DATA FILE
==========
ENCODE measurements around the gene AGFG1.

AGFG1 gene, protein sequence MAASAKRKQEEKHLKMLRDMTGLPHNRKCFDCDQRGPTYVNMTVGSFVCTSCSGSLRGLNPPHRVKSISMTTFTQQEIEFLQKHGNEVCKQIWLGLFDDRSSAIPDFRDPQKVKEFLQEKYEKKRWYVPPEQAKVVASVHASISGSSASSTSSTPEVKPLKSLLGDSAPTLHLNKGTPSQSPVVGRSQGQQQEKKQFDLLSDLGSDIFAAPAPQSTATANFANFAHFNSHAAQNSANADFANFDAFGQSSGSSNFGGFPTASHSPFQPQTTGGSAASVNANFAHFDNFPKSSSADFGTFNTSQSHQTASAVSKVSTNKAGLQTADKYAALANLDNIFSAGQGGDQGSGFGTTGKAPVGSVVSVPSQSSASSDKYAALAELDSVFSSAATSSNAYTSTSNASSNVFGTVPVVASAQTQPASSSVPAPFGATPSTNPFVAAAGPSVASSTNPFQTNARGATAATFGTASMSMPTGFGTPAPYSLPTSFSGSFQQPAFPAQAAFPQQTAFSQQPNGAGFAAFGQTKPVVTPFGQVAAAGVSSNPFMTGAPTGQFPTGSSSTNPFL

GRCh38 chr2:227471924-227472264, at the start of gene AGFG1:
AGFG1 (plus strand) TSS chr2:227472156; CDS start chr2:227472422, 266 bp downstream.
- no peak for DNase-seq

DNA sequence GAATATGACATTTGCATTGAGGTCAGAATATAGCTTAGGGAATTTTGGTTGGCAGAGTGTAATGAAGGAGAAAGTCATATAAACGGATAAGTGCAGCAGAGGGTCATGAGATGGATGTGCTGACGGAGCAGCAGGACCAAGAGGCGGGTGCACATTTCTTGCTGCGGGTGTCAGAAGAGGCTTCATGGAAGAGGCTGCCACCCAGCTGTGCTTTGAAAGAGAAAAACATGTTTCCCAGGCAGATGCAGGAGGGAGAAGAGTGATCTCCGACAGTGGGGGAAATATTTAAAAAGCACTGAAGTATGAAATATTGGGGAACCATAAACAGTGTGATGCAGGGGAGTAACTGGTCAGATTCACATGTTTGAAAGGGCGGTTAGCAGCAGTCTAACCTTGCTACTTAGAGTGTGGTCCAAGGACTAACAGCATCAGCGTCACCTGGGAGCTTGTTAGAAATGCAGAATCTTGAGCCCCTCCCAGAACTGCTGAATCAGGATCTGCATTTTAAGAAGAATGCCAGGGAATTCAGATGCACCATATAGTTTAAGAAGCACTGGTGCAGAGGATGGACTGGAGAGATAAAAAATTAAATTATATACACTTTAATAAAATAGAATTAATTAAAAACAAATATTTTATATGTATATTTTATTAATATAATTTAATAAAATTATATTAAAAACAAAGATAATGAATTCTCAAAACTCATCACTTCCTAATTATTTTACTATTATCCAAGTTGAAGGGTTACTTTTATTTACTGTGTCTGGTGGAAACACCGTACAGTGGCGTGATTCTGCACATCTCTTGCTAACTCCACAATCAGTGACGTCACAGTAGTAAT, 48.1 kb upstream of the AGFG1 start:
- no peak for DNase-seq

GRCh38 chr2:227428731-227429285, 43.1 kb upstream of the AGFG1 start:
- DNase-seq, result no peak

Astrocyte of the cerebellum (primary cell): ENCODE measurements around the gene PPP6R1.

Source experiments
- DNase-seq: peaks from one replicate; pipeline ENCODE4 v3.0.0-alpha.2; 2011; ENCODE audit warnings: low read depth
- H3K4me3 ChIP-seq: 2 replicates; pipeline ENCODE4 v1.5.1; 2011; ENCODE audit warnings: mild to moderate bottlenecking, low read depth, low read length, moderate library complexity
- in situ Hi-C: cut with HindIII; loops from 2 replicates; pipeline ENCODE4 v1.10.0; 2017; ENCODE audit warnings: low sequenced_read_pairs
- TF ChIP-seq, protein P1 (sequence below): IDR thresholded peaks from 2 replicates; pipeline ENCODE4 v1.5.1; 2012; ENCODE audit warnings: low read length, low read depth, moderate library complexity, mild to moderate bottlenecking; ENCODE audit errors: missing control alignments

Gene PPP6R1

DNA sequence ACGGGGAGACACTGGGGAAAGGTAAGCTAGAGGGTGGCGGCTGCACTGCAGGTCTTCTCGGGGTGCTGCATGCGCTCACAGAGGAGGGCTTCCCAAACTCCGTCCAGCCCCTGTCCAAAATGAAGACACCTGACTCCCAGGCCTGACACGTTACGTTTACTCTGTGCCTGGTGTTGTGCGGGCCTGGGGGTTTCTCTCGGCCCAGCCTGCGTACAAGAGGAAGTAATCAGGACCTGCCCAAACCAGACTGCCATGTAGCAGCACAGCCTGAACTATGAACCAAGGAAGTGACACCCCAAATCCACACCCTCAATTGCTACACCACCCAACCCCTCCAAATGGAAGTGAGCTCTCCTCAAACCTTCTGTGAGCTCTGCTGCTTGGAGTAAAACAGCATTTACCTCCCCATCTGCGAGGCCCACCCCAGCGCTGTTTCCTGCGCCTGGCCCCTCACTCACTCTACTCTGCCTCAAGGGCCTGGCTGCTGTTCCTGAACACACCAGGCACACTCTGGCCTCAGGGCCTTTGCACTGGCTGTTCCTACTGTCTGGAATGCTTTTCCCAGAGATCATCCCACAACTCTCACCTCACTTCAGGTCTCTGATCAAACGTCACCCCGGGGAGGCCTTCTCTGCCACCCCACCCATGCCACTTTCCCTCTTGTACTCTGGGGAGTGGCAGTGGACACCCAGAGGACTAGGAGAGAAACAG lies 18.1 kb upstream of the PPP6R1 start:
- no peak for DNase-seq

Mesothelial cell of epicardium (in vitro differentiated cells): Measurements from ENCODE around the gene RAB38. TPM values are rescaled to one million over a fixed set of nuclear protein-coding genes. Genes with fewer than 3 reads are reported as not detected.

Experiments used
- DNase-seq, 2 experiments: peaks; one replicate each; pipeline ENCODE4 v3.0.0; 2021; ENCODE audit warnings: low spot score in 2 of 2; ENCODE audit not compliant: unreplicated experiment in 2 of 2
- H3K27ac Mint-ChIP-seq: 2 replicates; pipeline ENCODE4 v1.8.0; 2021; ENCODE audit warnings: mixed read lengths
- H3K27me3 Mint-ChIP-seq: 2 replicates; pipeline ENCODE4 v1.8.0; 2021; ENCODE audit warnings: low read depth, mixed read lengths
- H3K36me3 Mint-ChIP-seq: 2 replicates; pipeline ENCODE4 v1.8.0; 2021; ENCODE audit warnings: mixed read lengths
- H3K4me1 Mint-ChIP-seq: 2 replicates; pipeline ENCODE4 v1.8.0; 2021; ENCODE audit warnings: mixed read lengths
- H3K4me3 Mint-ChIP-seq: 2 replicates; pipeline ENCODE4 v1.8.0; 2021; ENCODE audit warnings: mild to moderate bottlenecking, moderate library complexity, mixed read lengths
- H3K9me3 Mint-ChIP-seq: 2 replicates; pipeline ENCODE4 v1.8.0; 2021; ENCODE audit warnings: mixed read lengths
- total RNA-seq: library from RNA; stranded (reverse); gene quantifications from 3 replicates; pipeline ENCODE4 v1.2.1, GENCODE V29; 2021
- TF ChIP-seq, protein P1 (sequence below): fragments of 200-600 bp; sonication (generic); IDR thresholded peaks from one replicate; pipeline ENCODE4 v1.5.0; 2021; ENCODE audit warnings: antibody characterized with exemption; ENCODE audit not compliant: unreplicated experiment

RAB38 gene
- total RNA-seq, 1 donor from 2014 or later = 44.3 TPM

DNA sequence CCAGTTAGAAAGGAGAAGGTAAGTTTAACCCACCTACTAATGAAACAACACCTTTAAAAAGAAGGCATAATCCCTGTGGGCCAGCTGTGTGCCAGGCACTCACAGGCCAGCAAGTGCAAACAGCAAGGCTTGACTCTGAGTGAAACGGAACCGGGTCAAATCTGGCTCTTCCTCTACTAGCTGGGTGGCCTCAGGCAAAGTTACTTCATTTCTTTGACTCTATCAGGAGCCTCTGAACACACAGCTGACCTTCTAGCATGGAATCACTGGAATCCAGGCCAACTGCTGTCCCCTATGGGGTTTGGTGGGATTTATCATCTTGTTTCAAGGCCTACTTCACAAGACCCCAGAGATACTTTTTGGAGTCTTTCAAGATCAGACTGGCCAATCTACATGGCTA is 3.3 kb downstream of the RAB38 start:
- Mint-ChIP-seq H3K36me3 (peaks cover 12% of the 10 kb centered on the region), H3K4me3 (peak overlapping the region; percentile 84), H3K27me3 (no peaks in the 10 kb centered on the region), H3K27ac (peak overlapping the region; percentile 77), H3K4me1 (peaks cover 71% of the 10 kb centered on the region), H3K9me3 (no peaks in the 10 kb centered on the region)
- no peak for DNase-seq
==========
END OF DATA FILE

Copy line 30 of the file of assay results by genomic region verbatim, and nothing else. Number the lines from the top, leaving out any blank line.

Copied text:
RAB38 gene